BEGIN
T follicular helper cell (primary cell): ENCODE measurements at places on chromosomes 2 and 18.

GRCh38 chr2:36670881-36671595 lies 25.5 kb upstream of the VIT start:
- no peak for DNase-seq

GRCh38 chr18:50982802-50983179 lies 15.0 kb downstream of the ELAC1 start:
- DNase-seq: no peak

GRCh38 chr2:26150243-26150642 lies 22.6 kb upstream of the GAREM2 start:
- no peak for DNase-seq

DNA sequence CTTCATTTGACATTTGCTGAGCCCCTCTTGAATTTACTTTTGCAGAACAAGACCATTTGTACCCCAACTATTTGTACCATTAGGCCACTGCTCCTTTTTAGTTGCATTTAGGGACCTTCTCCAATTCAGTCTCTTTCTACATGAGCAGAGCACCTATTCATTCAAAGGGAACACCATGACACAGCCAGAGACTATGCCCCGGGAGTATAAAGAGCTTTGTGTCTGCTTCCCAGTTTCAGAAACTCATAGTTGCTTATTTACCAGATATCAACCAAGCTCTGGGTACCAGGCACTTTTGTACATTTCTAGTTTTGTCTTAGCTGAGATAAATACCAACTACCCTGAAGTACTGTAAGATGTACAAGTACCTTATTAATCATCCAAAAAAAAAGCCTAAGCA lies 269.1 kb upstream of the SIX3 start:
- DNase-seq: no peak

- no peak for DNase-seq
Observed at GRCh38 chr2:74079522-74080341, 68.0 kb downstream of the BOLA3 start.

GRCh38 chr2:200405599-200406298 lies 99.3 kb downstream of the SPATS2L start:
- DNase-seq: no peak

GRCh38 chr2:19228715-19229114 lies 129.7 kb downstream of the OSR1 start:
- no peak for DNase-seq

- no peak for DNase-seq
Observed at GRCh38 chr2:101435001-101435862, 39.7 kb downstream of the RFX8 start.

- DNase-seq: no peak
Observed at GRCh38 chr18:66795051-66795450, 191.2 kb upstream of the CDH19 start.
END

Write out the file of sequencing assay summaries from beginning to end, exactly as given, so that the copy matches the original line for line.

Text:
T follicular helper cell (primary cell): ENCODE measurements at places on chromosomes 2 and 18.

GRCh38 chr2:36670881-36671595 lies 25.5 kb upstream of the VIT start:
- no peak for DNase-seq

GRCh38 chr18:50982802-50983179 lies 15.0 kb downstream of the ELAC1 start:
- DNase-seq: no peak

GRCh38 chr2:26150243-26150642 lies 22.6 kb upstream of the GAREM2 start:
- no peak for DNase-seq

DNA sequence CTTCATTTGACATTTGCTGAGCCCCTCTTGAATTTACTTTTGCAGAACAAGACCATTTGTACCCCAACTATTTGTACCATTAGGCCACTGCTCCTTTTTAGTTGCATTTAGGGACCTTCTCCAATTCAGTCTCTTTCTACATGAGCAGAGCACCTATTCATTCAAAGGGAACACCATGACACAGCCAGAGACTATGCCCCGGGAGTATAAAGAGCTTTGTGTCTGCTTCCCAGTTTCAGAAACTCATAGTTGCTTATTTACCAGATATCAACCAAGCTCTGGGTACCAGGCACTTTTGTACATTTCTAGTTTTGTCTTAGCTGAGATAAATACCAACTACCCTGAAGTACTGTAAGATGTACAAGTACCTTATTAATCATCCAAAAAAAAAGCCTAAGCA lies 269.1 kb upstream of the SIX3 start:
- DNase-seq: no peak

- no peak for DNase-seq
Observed at GRCh38 chr2:74079522-74080341, 68.0 kb downstream of the BOLA3 start.

GRCh38 chr2:200405599-200406298 lies 99.3 kb downstream of the SPATS2L start:
- DNase-seq: no peak

GRCh38 chr2:19228715-19229114 lies 129.7 kb downstream of the OSR1 start:
- no peak for DNase-seq

- no peak for DNase-seq
Observed at GRCh38 chr2:101435001-101435862, 39.7 kb downstream of the RFX8 start.

- DNase-seq: no peak
Observed at GRCh38 chr18:66795051-66795450, 191.2 kb upstream of the CDH19 start.